Following up on my posting on “Obsolete syntax”, about parallel correlative coordination (in that case, or … or, rather than the modern either/whether/Ø … or), some notes on the marking of coordination in English.
1. Narrowing the focus. I’m going to concentrate on three coordination markers: and (with the semantics of logical conjunction, CON), or (with the semantics of logical disjunction, DIS), and nor (with the semantics of logical negated disjunction, NDIS ‘neither/none of’), when these are used to link, or chain together, two or more constituents of the same category.
[Note 1: All three of these markers have other meanings and uses.]
[Note 2: Missing from the set is a marker for logical negated conjunction, NCON 'not both/all'. Despite the usefulness of a nand-like connective in mathematical logic and computer science, English, famously, hasn't lexicalized this meaning.]
[Note 3: I've referred to DIS as "logical disjunction", but of course there are two kinds of logical disjunction, inclusive and exclusive, and their relationship to coordinators in natural languages is complex and controversial; see the inventory of postings on the semantics of or here. For my purposes here, DIS will serve as a cover label for disjunctions of all sorts.]
[Note 4: The set of coordinators is at least a bit bigger than these three. In particular, some uses of but should certainly be included, but I exclude it here because it's not used in chains of parallel constituents. Sentence-connective adverbs like so and yet sometimes act like marginal members of the category, but, again, they aren't used in chains. And sentence-connective for acts in some ways like a coordinator and in some ways like a subordinator, but, again, isn't used in chains. Plus there's more.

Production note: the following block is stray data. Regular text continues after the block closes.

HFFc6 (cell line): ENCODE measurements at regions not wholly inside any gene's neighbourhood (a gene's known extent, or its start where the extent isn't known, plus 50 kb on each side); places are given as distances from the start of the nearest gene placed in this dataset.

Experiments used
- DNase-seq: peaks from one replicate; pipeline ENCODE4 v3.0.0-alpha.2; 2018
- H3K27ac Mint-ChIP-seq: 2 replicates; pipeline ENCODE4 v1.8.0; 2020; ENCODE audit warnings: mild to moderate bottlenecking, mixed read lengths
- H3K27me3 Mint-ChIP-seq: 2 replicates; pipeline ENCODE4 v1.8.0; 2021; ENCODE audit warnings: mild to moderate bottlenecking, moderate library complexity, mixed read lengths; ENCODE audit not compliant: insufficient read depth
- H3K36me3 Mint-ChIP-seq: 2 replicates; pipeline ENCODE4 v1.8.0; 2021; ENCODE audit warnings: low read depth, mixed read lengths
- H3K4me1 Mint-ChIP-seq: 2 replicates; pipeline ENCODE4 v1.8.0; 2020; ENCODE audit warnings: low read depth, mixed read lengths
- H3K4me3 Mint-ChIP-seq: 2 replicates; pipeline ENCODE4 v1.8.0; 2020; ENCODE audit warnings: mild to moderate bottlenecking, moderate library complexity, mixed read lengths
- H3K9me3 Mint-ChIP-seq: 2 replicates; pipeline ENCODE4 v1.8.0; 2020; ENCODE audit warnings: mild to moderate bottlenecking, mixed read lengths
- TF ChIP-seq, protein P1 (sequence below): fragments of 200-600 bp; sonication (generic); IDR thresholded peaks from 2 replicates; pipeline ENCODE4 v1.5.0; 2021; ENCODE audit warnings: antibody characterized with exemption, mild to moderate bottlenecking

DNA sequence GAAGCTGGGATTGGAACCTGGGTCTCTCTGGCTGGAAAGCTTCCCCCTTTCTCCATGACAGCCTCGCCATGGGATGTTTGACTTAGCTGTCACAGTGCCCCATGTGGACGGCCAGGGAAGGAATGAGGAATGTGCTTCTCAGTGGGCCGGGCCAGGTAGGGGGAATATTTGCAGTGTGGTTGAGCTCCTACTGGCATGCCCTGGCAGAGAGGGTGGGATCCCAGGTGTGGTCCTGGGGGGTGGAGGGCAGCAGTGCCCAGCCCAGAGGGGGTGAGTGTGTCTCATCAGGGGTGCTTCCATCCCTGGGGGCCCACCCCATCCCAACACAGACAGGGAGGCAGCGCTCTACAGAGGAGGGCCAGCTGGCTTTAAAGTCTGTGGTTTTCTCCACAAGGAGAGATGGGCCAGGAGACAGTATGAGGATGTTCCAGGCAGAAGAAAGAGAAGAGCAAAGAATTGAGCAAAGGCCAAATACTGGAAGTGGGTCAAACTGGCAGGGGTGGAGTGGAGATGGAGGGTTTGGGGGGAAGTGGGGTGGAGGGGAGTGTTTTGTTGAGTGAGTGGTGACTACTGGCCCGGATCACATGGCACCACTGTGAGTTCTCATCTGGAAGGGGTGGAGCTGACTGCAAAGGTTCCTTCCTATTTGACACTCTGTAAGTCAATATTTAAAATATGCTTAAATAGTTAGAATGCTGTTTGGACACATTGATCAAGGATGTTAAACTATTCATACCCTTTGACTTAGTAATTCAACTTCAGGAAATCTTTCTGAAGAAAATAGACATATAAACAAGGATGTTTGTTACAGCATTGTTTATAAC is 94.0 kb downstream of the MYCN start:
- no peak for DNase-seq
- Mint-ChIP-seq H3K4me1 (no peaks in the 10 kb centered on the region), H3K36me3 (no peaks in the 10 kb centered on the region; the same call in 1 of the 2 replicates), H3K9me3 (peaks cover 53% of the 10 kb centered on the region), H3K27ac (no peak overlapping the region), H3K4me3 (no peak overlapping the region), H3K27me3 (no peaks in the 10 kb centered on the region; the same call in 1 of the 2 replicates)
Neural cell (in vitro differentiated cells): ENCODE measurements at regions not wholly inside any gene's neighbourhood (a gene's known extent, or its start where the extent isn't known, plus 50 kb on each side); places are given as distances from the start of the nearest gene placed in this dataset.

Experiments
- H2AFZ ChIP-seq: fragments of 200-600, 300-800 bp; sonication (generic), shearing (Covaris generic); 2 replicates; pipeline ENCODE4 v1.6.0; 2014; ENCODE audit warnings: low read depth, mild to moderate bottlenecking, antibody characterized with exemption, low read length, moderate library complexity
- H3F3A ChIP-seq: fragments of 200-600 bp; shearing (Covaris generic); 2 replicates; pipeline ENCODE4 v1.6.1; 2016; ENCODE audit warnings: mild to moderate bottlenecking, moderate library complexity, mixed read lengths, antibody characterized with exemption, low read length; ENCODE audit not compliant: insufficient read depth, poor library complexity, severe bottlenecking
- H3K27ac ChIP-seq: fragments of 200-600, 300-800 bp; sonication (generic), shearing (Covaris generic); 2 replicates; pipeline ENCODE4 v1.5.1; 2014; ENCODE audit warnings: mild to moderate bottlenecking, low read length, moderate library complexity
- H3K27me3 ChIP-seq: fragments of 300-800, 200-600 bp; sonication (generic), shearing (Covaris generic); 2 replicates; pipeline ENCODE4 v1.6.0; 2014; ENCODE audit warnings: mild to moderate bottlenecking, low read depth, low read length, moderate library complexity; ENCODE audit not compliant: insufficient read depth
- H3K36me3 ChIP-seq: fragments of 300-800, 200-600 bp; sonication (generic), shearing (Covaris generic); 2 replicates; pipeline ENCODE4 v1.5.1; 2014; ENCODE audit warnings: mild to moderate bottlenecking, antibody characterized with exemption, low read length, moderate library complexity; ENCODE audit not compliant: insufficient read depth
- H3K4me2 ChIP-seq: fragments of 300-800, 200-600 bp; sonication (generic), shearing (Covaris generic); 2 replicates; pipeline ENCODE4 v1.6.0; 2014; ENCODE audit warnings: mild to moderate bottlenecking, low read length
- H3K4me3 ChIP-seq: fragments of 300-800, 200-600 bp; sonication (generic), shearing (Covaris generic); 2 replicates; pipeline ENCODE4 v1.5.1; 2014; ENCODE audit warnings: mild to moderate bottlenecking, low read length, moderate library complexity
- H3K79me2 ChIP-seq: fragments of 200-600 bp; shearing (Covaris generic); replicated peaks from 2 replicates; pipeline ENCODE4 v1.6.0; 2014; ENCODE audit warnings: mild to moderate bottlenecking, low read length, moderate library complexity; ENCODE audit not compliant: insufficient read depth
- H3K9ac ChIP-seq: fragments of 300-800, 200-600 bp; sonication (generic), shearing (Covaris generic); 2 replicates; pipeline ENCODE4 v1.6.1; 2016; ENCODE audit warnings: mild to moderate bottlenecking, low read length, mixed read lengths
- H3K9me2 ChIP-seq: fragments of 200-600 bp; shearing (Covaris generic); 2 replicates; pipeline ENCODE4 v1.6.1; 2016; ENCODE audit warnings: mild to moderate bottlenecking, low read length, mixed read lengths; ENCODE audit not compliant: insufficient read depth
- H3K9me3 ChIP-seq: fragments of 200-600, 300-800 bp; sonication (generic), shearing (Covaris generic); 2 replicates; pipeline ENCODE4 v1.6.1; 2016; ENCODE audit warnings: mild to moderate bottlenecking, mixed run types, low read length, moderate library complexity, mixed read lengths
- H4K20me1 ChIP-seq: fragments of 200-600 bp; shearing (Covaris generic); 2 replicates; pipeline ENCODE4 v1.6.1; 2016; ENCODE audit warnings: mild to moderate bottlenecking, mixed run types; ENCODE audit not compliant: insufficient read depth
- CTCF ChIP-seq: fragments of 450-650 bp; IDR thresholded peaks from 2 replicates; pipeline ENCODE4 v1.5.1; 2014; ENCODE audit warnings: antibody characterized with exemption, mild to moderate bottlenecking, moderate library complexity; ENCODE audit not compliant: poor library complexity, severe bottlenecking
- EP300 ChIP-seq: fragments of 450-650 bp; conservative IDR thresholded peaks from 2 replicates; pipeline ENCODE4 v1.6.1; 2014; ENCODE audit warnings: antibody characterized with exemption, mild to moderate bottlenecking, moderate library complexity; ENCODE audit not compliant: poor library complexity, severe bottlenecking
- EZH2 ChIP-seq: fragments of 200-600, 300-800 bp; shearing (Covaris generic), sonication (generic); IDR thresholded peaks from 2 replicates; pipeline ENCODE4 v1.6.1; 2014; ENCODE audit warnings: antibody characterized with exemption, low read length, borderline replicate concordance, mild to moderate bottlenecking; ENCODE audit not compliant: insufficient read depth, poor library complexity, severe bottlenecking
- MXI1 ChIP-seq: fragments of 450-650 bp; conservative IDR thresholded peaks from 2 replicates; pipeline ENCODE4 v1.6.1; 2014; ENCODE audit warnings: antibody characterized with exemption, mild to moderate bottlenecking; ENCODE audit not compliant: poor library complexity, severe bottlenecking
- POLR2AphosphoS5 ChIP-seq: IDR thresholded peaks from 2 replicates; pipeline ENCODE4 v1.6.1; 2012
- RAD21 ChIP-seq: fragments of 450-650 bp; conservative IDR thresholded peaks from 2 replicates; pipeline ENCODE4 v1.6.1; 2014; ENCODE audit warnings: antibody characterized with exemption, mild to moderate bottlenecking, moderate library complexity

There's an English-teacher tradition of listing the English "coordinating conjunctions" via the mnemonic FANBOYS (for, and, nor, but, or, yet, so), but as Geoff Pullum said pointedly back in 2006, these seven markers don't form a natural class.]
[Note 5: There are more correlative markers in English, but they come strictly in pairs: for instance, if ... then/Ø, when ... then/Ø (When you touch the button, (then) the box will explode), and not only ... but also. Also not covered here.]
2. Initial marking. The first element in one of these chains can be marked or (in some cases) unmarked.
2.1. Marked initials. These are: for CON, both; for DIS, either; for NDIS, neither. In modern standard English, the coordinators and, or, and nor cannot serve as initial markers. (That was the point of my earlier posting, and I’ve now put out feelers to colleagues about the history of such parallel correlatives in English; they are certainly common in other languages.)
2.2. Unmarked initials: the Ø option, avvailable (in general) only for CON and DIS.
3. Later marking. Later elements (after the first) in chains can have any one of three treatments.
3.1. Asyndetic coordination: no non-initial element is marked. This option is standardly available only for CON and DIS. Invented written examples (these are much more common in speech):
We ordered pea soup, seviche, lamb stew, green salad. [CON]
As a side dish, you can have a green salad, coleslaw, French fries, mixed sauteed vegetables. [DIS]
3.2. Final-only marking: only the final element is marked. Available for CON, DIS, and NDIS.
3.3. ATB marking: across-the-board marking, in which all non-initial elements are marked by a coordinator. Lions and tigers and bears, oh my!
4. The default in English is unmarked initial plus final-only marking. The other possibilities have further semantic, pragmatic, or stylistic values.
[Note on punctuation. This is a separate matter, but the bare bones of standard usage is to use no commas in coordinations of two phrases; to use a comma in coordinations of two sentences; to use a comma between elements otherwise (except that the last, or Oxford, comma is to be omitted, according to some style sheets, or is obligatory, according to others); and to use semicolons instead of commas in an assortment of situations.]